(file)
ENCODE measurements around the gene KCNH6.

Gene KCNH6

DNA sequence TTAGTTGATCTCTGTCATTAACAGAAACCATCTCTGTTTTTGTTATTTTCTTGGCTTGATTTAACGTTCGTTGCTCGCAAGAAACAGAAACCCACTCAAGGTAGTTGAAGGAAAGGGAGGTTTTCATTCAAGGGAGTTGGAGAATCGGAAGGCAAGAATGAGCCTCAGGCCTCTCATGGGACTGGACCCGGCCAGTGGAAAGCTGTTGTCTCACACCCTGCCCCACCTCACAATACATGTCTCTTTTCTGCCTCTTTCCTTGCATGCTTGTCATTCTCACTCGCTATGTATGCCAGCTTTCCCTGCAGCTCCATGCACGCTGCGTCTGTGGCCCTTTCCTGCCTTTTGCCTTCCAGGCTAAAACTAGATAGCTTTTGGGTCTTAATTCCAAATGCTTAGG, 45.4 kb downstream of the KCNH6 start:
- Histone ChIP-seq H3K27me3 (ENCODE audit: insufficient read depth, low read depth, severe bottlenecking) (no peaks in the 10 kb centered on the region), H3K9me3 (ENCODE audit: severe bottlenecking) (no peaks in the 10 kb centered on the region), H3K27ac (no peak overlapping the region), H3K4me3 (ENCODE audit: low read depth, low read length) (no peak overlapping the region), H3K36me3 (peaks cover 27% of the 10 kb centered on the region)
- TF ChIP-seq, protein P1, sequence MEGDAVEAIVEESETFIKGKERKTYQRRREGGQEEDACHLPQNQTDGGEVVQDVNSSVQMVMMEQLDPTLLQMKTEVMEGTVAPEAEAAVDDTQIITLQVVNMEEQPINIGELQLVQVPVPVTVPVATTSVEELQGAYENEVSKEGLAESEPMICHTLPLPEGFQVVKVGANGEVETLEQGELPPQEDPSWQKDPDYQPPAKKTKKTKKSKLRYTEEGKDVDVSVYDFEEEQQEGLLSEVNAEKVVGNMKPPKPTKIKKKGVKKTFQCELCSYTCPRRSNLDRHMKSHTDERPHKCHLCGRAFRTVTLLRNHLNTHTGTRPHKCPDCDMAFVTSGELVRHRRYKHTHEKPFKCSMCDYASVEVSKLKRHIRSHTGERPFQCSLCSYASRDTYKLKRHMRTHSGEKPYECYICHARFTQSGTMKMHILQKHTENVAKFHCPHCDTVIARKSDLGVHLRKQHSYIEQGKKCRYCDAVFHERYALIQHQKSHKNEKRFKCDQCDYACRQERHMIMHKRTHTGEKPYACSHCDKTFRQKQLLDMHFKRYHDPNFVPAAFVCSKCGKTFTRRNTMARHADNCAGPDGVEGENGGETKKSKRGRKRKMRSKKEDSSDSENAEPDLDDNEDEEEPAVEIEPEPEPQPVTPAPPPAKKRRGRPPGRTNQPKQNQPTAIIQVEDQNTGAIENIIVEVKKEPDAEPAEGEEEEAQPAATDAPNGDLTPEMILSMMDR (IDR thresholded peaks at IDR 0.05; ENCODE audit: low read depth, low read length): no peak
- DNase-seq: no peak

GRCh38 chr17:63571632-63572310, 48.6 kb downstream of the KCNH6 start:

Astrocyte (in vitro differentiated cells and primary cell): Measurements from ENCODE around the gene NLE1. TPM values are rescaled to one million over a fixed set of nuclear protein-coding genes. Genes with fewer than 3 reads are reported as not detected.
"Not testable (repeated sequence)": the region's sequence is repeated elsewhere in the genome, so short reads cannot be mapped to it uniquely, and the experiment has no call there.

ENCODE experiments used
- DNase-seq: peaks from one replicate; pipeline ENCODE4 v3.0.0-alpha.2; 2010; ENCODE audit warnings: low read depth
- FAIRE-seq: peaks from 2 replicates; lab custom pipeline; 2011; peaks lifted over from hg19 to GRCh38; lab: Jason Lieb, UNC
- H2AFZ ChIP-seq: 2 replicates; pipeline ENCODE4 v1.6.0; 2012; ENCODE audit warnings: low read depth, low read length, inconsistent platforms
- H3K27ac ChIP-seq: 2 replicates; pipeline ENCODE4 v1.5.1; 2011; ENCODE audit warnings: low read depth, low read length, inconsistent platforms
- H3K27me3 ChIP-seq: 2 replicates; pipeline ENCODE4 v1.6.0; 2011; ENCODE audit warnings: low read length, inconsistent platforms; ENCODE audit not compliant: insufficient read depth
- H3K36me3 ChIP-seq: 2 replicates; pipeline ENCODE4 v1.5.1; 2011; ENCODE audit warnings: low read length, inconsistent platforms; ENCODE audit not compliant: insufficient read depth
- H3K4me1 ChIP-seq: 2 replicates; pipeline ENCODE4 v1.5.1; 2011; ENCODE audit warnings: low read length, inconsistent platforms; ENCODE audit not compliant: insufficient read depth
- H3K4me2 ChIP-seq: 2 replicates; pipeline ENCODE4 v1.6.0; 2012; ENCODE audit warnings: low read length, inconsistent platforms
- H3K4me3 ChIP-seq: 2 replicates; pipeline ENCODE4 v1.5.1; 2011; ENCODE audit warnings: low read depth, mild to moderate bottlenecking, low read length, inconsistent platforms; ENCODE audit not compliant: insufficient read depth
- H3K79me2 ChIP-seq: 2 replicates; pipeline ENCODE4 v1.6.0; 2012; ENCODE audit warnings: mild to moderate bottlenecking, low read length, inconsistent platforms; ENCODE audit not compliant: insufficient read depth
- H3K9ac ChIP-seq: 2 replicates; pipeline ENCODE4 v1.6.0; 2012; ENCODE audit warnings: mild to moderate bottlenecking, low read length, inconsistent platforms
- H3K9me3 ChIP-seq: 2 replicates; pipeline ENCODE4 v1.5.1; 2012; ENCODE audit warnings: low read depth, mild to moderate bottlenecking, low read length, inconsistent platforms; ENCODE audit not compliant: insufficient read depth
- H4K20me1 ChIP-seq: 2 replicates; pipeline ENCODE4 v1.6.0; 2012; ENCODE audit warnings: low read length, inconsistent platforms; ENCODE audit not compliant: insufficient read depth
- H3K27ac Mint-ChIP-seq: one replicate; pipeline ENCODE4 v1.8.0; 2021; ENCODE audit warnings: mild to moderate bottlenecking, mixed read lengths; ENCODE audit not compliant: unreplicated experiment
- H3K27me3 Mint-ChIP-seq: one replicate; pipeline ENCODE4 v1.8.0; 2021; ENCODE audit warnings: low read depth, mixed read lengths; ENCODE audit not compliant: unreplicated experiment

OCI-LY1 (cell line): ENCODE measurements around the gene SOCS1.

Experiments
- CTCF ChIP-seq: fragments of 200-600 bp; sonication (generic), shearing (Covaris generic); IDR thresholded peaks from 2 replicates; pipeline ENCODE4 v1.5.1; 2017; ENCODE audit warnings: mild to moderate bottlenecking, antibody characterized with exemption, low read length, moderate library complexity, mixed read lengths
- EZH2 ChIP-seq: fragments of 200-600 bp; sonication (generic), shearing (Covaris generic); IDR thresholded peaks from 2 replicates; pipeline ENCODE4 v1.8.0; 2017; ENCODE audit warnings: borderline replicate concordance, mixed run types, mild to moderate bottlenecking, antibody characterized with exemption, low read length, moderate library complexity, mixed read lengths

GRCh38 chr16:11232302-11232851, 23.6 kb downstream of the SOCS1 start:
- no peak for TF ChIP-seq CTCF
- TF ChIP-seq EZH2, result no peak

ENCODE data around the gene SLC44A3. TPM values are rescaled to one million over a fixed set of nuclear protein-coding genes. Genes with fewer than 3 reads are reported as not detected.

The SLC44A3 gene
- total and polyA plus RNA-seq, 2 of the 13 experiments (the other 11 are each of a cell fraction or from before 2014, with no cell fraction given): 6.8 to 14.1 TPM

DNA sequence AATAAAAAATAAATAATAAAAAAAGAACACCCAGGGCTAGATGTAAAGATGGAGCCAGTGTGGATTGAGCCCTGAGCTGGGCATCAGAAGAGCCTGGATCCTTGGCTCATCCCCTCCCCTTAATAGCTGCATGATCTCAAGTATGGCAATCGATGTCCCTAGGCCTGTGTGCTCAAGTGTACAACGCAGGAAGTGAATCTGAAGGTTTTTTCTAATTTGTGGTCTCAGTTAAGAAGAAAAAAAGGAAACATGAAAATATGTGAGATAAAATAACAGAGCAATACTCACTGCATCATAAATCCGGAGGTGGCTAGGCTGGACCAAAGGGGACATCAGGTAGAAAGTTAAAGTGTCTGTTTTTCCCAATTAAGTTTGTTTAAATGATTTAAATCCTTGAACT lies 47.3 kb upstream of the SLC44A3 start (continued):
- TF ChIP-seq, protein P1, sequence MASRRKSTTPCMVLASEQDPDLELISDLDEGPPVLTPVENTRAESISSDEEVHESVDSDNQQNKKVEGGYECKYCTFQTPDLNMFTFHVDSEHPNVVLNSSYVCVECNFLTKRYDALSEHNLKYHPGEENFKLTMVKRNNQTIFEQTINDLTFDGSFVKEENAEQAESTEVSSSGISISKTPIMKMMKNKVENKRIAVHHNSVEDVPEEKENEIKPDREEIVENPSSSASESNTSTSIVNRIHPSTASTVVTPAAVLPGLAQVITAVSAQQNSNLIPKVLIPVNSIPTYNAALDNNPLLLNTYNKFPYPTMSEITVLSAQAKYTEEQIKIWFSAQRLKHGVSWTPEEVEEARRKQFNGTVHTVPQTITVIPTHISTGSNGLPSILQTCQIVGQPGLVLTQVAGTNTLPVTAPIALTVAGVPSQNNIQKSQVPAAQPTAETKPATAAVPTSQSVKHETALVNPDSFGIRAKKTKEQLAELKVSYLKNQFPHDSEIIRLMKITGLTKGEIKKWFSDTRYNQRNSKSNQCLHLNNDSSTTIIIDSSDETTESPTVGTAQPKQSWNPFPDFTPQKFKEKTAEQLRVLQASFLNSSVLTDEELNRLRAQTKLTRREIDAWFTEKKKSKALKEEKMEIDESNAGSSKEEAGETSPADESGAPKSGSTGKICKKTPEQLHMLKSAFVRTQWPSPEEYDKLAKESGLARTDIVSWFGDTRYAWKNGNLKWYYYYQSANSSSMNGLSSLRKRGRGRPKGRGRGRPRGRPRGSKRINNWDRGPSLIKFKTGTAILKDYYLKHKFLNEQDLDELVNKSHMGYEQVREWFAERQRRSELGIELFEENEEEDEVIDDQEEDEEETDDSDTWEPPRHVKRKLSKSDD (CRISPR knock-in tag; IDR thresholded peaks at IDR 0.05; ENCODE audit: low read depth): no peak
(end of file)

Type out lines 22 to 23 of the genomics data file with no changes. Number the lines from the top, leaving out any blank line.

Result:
- H3K9me3 ChIP-seq: 2 replicates; pipeline ENCODE4 v1.5.1; 2012; ENCODE audit warnings: low read depth, mild to moderate bottlenecking, low read length, inconsistent platforms; ENCODE audit not compliant: insufficient read depth
- H4K20me1 ChIP-seq: 2 replicates; pipeline ENCODE4 v1.6.0; 2012; ENCODE audit warnings: low read length, inconsistent platforms; ENCODE audit not compliant: insufficient read depth